After Logan died, I was really sensitive to noise. I put my feet on the floor and went to work but when at home, I needed a large dose of quiet. My energy level was very very low and I didn't have the attention span to read. That was really unusual for me because I was an avid reader prior to Logan's death. So what did I do? I just sat. Quietly. Alone at home on my day off. I just couldn't hear noise and I just needed to sit. I then began to watch tv. Oh-- but I couldn't stand the noises so picture this-- Pamela sitting on the couch watching tv with the mute button on and the words running across the screen. I didn't wanna feel so alone so the tv fulfilled my need for diversion and the mute button allowed the quiet.

Each of us have different NEEDS as we are going through the PROCESS of grief. One thing that is certain.... We now are different than before!

Before he died, I enjoyed cooking and entertaining. I was actively involved in my children and friends lives. I enjoyed reading books and gardening. I loved my job as a registered nurse in a preop and post op setting.

Immediately afterwards, I couldn't cook. I just couldn't do it. There was no way that I could think of entertaining. I couldn't stop thinking of the changes in my present and I was unable to really listen and interact with my living children as I had before. I couldn't get through a magazine article much less read the books that people gave me - even on grief. My job as a nurse and my self confidence was significantly changed.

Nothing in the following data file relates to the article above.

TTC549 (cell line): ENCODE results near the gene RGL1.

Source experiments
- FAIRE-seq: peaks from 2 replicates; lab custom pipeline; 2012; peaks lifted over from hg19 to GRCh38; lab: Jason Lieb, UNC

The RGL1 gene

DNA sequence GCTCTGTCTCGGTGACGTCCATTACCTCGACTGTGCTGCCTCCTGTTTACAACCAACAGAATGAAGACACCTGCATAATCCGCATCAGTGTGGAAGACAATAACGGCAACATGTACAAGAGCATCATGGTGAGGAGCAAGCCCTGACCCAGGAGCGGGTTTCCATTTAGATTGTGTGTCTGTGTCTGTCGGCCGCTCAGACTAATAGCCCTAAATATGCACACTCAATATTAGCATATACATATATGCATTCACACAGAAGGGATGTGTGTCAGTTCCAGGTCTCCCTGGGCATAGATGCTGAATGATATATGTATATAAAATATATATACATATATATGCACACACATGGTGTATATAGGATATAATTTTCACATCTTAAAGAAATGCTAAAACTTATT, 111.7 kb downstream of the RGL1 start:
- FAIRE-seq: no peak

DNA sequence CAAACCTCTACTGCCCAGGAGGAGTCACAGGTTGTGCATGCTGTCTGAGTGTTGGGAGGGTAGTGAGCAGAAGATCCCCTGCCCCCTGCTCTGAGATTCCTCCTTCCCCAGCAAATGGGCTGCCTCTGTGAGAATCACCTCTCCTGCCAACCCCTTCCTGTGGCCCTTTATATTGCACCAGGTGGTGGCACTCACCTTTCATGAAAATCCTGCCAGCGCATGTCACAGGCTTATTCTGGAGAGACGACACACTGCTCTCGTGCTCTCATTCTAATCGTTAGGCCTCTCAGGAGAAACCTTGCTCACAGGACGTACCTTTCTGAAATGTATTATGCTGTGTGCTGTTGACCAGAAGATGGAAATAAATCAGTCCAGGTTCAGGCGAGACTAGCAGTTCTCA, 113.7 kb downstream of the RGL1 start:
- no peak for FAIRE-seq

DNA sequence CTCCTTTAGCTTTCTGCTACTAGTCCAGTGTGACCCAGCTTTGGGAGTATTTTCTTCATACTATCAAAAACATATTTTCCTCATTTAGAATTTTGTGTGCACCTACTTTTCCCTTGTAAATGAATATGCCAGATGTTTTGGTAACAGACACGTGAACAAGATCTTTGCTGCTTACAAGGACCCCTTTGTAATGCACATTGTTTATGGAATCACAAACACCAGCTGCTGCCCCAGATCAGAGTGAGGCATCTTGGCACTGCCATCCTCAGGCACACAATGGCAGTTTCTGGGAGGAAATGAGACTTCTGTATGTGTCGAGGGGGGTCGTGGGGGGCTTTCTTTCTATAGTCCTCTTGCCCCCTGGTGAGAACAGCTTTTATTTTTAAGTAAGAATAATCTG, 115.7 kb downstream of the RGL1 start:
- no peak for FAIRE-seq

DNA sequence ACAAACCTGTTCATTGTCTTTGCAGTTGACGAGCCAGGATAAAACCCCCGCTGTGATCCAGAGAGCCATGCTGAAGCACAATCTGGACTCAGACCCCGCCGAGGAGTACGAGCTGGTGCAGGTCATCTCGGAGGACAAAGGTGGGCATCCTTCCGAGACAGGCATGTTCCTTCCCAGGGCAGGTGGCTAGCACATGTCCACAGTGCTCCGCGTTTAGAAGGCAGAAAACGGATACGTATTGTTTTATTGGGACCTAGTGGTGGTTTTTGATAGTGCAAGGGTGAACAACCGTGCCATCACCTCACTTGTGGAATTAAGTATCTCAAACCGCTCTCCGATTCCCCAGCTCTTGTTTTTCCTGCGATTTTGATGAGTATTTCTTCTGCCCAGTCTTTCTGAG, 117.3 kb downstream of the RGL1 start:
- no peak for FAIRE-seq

That was then... I can tell you that this WAS THEN. I still AM different. I'm very different. I have different interests but I have returned to some of those interests that I enjoyed before. For a while I began to personally find healing in gardening and really looking at the flowers up close - as Gods handiwork. I now enjoy cooking on occasion and planning parties for other friends events. Honestly, the party planning allows me to feel in control again. Anything that gives you structured thinking with a defined outcome can give you control. As for my nursing, the immediate positive feedback from patients was very nurturing for ME! Additionally, it took several critical situations in which I demonstrated to myself my abilities for that self confidence to return.

The POINT of all of these words words words.... Everyone is in a different place with your INDIVIDUAL grief.